Monday, March 28, 2016

opinions invited

Your input is requested on my next project.

As you may recall, there are windows on the west and south walls of the porch. Three windows on the west wall; four on the south. Even as I was measuring for these windows, I was planning to put up windowboxes beneath them. Because they will get SUN!

Please pardon the parallax in this distorted snap - it's the best I could find at the minute. If it wasn't dark right now, I'd step outside and get a better picture.

Last Spring, the windowboxes had to be postponed. This Spring, I am very determined to Make It Happen. And now is the time, before the gardens can be worked. It's going to take time and effort and trips to buy materials and...well, as slow as I am, I had better get cracking.

Will you please help with the planning?

All along I've been picturing individual white-painted wooden boxes filled with soil, each box supported by brackets attached directly to the walls. Sweet peas growing up! Nasturtiums dangling down! Herbs in the middle! Soooo pretty!

But now that it's time to get to work, I'm - of course - thinking of other options. For example, I've been told plastic is by far the best material for gardening containers because it maintains more moisture for the plants. The non-rotting feature of plastic could be pretty useful too, considering all the water that goes into windowboxes.

Expense? Well, no matter what plastic boxes would cost, it would probably have to be cheaper than building wooden boxes and then painting them, probably with multiple coats of...I don't know, some kind of enamel, or marine paint? I haven't researched the paint yet.

(Sidenote: I have a terrible record as far as painting wood goes. Every time something is built of wood here (by me or by real carpenters) I think, "This time I will paint it. Some cheerful color. It will be so pretty!" And every single time, when the item is built, I look at it and think, "Wood is so beautiful." And I don't want to paint it. So I don't. I honestly cannot remember the last time I applied paint to unfinished wood.)

So, the first question is, the material for the boxes:

Next, do I really want seven individual boxes on wooden brackets attached to the house? There are good alternatives. For example, I could build a shelf or slatted rack the length of each wall below the windows, and put the boxes - or even pots - on the shelves. Flexible for future arrangements.
Or, I could build a tall, freestanding bench in front of each wall, and use the benches to hold the boxes. The only advantage I can think of, is that this option puts space between boxes and walls, which might prevent staining of the porch walls from rainwater splashing or draining from the boxes. The most difficult aspect would be leveling the benches at the start (leveling a lawn chair takes effort here), and annual adjustment after frost heaves.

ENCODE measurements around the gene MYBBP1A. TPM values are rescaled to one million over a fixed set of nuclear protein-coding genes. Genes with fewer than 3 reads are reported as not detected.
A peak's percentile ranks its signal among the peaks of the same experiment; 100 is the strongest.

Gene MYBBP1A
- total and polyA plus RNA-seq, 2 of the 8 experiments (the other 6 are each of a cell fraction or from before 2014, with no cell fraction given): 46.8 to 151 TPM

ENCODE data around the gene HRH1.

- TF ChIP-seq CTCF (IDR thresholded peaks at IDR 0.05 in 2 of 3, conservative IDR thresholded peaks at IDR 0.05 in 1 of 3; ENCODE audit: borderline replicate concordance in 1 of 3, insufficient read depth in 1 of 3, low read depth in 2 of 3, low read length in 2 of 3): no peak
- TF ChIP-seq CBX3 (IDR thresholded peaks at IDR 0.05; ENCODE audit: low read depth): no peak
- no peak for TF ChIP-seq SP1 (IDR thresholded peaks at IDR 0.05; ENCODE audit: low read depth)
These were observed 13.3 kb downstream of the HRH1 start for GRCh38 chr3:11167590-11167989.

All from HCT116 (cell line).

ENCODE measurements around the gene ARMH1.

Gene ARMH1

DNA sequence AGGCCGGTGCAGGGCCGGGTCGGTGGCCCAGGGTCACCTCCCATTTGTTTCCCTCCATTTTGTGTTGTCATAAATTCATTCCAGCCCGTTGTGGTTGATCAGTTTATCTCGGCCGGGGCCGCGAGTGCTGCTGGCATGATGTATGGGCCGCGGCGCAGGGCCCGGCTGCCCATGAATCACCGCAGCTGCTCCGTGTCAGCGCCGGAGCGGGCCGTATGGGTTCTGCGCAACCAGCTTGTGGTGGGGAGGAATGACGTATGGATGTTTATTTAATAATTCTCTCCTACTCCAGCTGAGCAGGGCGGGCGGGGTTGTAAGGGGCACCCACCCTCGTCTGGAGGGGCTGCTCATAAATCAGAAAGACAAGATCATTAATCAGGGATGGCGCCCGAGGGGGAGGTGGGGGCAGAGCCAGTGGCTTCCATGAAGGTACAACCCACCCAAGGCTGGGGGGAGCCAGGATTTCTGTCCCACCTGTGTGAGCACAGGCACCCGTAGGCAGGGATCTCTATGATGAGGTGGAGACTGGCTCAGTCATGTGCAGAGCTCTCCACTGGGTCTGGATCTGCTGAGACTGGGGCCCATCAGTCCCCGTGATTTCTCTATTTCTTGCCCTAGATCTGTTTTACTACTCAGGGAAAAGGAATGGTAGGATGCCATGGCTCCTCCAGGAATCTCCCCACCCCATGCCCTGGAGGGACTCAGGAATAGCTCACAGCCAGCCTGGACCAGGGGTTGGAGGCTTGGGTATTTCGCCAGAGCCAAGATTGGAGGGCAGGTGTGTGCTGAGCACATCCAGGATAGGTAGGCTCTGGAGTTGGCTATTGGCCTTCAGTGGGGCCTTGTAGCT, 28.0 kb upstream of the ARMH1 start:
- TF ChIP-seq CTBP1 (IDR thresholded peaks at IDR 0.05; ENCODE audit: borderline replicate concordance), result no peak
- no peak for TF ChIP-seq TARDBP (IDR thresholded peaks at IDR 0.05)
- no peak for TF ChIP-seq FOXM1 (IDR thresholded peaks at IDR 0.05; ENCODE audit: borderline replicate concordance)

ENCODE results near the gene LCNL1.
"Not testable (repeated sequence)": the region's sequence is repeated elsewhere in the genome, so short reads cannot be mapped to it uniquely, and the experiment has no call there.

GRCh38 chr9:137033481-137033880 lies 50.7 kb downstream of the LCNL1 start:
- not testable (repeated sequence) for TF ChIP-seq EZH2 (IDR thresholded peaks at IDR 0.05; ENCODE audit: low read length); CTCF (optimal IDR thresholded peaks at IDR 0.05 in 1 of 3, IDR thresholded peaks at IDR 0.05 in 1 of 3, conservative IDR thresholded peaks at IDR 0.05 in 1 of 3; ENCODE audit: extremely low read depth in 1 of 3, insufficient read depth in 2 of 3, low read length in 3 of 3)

So, the second question is the overall design:
Seven traditional boxes on wall brackets?
Two long shelves on wall brackets, holding boxes?
Two long freestanding benches, ditto?

Please feel free to weigh in on these questions! Most if not all of you have much more experience than I do with successfully growing plants. And I'll bet many if not most of you grow plants in windowboxes or planters or containers of some kind, and I'll bet they look fabulous. Please share your wisdom and ideas! Thanks!

Sambucus would like to see windowboxes on the barns.
"Just about chin-height, please!"


Friday, March 25, 2016


There are so many variations on brown.
I love browns.

Like the browns in winter beech leaves.

Or in this daylily seedpod.

Or in this stalk of Chelone obliqua.
Wild-looking, isn't it?
Worth a close look!

If you'd like to compare,
here is a post with some pictures of Chelone blooming.

And here is a post with the daylilies blooming.

And here: brand-new beech leaves and other mid-May greenery.

Soon - well, pretty soon - green will be everywhere.
I don't mind waiting.
I love the greens, I do.
But I also love the browns.

Monday, March 21, 2016

monday morning

The begonia is in glorious bloom once again!

The very white background?
Well, yes, that is snow.
Been coming down for hours.
Beyond the begonia, it looks like this:


Shall we look at the begonia again?


Saturday, March 19, 2016

rather random rambling

 Just about every day after morning chores, I comb cashmere.
Sometimes one goat, sometimes two.
Occasionally, three.
It depends on how much each goat has shed since the last combing.

The goats generally don't drop all the cashmere at once, and my thought is that several light combings will pick up more fiber - and cleaner fiber - than waiting till clumps are hanging off the goats and then trying to get all of it that's left in one huge session.

Of course it's even more labor-intensive to do it this way. But I've got a herd of animals that produce lovely fiber in tiny quantities. I don't want to lose more than can be helped.

Either my internet service or laptop has been failing to function properly; possibly both. I haven't been able to watch even tiny videoclips from peoples' blogs. YouTube and Livecams have been nearly impossible. And it's bad timing, because those baby owls grow by the hour!

Here's a screenshot from the 6th:

See the babies?

(Left-click pictures to embiggen.)

Here they are today:

Fortunately, people have been posting screenshots on twitter, as I mentioned in an earlier post. I also try the livecam link a couple of times each day, just in case. Last night it worked, briefly. Maybe my tech issues are healing themselves. Fingers crossed!

Yesterday afternoon my errands took me through several weather events. We had snow when I drove to the Post Office and library. When I came out of the library, the sun has returned. By the time I got to the grocery store, there was a harsh wind. When I came out of the store, it was hailing and Piper said, "Thank you, no," when I asked later if she wanted to walk in the woods. Today has been sunny but so cold that yesterday's hail is still on the ground.
I blame myself: early yesterday morning I dismantled one of the bucket de-icers to clean and repair it, and decided not to put it back out.